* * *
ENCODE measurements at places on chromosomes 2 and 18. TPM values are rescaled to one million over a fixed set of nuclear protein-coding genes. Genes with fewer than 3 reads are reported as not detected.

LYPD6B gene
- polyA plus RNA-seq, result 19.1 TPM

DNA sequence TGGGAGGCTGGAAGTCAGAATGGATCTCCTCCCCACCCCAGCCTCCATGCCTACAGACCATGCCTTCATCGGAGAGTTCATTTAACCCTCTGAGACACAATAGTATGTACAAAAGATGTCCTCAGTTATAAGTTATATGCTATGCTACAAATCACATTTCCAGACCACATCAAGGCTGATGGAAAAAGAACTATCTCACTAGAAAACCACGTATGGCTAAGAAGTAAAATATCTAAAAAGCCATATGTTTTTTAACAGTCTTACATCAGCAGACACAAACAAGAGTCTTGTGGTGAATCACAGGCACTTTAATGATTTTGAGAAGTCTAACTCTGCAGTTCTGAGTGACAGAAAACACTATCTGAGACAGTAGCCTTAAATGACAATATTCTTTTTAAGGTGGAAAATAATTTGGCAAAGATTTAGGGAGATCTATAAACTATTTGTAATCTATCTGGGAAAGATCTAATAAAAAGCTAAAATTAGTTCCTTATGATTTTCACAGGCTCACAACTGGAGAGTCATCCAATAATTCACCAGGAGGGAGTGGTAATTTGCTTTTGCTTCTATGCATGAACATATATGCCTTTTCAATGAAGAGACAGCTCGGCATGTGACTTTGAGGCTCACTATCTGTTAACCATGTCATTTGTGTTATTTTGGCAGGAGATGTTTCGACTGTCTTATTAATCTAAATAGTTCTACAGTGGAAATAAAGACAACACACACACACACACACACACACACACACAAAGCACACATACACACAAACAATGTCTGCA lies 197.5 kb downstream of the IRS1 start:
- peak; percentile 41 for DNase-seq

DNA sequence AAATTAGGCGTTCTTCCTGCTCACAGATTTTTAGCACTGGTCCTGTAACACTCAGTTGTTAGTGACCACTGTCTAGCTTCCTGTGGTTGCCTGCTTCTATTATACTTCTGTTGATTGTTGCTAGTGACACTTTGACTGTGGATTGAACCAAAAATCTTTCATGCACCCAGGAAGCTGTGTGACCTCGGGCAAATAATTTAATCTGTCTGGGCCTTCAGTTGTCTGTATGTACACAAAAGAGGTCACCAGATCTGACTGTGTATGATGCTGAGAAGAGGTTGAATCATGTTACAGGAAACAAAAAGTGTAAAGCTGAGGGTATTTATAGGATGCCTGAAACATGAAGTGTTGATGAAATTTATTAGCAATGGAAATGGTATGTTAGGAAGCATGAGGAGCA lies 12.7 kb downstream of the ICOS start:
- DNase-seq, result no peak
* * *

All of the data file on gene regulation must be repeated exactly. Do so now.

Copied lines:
ENCODE measurements at places on chromosomes 2 and 18. TPM values are rescaled to one million over a fixed set of nuclear protein-coding genes. Genes with fewer than 3 reads are reported as not detected.

LYPD6B gene
- polyA plus RNA-seq, result 19.1 TPM

DNA sequence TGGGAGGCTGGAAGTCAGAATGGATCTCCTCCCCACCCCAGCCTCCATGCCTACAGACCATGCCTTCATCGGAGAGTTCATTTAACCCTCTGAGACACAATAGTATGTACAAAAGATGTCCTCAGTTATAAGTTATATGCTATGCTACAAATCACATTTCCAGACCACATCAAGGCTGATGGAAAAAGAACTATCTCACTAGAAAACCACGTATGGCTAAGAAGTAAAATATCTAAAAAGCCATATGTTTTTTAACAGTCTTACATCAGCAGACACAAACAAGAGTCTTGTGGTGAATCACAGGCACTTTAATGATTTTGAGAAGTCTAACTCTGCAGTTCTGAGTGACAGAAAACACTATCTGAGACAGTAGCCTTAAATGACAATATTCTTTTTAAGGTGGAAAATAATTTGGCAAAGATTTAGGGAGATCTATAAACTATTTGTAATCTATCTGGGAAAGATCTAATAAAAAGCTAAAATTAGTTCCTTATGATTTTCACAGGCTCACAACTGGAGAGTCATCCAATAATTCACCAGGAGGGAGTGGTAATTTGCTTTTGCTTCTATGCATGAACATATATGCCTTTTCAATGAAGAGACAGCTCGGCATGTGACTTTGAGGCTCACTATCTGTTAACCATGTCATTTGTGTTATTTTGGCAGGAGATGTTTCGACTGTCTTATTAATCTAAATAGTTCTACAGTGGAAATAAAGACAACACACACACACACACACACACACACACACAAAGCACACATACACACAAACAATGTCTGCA lies 197.5 kb downstream of the IRS1 start:
- peak; percentile 41 for DNase-seq

DNA sequence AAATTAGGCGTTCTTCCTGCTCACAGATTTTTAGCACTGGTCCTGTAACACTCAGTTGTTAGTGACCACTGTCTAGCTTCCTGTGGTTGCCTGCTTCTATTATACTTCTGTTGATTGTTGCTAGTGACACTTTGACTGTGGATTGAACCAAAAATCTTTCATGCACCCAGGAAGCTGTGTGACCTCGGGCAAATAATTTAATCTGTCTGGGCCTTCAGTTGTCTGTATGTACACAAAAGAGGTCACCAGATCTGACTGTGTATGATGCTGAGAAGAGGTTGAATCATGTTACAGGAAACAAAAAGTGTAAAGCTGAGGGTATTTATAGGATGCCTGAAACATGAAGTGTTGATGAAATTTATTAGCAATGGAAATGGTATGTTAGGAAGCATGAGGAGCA lies 12.7 kb downstream of the ICOS start:
- DNase-seq, result no peak